I was like, “Everybody’s going to wonder why they asked Donny Osmond to speak at a family history conference when you’re an entertainer, when you’re a singer.” He goes, “That’s dawned on me too.” The way he started his speech was, for all of you who even care, let me get singing Puppy Love out of the way. He sang for about 30 seconds and had the women’s swoon. He said, “Let me show you a little clip of growing up.” He showed a video of him growing up. He was on The Andy Williams show when he was four years old. When the video clip montage, collage was through, he says to the audience, “My life has been documented since I was four years old, has yours? Why not? Is my life more interesting and more provocative and more important than your life, especially your children, your grandchildren and their children and grandchildren? No.”

The definition of sales is the transference of trust. Click To Tweet

Family history is about stories. It’s about oral history. It’s about sharing what you’ve learned and the experiences you’ve had with your family. Because of that, I want to help everybody on the planet write their personal history book. The process is to help them write a speech. Once you write the speech, you’ve polished, perfected and mastered each one of these stories and made every one of them funny, provocative and emotional, certainly you have this bag of fourteen golf clubs. You have this bag of all these polished stories and what are you going to do with them? The way you get them focused is to say, “What’s your last lecture?” My final examination in every one of my public speaking classes for the last couple of years has always been the last lecture taking it from Professor Pouch. They’re given four to seven minutes, “If you had one hour to live, what would you say to the world?”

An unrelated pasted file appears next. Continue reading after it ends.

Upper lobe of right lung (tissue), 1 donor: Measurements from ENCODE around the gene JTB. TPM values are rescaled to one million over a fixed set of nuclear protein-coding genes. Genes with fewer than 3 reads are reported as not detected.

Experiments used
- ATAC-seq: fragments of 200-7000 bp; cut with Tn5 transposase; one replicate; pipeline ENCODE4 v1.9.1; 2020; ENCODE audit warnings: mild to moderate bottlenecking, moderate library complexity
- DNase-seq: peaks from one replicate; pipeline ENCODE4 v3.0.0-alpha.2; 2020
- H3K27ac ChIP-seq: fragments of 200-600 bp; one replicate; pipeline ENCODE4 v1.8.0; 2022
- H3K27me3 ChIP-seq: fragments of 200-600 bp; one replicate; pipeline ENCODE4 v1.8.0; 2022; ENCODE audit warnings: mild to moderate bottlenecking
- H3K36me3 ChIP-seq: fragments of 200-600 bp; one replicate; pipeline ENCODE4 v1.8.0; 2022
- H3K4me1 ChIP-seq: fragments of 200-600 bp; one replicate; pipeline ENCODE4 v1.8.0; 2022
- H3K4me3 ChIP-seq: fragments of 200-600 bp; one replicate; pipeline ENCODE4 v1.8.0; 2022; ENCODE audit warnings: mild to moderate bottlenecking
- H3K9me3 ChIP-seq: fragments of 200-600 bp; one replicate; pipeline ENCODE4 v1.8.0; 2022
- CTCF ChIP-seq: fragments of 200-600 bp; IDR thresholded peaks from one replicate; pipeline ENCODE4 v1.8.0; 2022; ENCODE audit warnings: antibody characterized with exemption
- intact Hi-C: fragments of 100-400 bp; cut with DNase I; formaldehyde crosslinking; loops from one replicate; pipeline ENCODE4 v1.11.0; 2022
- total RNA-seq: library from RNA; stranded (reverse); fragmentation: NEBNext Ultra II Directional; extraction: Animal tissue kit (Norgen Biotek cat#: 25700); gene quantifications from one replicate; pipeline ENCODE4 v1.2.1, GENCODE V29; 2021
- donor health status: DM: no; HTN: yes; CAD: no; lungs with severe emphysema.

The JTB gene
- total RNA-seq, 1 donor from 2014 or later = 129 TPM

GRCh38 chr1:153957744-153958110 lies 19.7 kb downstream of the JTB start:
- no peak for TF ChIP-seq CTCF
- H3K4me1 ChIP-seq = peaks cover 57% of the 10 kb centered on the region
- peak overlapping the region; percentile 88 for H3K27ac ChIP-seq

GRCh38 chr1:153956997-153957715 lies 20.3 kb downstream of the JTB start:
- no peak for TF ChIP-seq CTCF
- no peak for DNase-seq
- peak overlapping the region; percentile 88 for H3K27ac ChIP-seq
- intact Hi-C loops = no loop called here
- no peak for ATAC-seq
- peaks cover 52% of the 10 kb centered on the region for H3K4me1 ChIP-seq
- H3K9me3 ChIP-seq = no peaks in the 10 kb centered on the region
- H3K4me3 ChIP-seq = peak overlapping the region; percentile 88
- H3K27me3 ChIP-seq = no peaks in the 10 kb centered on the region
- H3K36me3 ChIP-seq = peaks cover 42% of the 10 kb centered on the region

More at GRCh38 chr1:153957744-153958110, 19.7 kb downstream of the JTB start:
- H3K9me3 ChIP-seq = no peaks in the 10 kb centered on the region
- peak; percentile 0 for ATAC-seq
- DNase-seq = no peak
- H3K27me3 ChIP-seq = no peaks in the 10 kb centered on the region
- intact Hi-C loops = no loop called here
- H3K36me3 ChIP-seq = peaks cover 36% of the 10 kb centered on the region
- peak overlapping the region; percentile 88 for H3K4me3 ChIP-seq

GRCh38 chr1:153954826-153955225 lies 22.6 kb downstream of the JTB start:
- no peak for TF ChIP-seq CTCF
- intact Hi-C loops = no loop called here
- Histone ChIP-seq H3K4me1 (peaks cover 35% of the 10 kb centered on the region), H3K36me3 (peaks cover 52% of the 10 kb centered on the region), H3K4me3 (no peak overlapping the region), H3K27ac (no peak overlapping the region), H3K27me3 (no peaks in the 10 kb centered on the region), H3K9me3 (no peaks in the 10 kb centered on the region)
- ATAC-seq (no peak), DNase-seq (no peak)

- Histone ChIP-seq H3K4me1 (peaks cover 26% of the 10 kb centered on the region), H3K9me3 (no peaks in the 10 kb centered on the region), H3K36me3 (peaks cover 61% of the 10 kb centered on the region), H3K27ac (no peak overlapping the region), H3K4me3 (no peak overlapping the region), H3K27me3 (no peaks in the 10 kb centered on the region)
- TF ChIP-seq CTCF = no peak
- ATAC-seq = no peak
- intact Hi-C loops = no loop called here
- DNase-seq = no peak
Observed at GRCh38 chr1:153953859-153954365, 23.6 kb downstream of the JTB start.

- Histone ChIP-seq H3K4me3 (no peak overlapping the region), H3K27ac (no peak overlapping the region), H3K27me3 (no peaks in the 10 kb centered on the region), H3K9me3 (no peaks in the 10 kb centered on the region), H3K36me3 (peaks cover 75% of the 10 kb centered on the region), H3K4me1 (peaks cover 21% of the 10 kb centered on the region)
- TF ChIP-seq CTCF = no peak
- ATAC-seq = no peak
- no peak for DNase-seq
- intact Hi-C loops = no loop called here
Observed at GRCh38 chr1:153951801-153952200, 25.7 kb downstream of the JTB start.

You ask that to someone in one of my speaker boot camps and once they figure out what their message is, what’s their last lecture, then we go to the pool, the menu, the suite of stories that we’ve already polished and perfect. We say, “These three stories with their life lessons will illustrate my last lecture.” That becomes the last and final chapter of the book because every song has to end in a crescendo. You’ve got to have, “This is what you picked up my book to read about,” and then you reverse engineer and you say, “What steps of my life did I go through that led me to this last lecture?”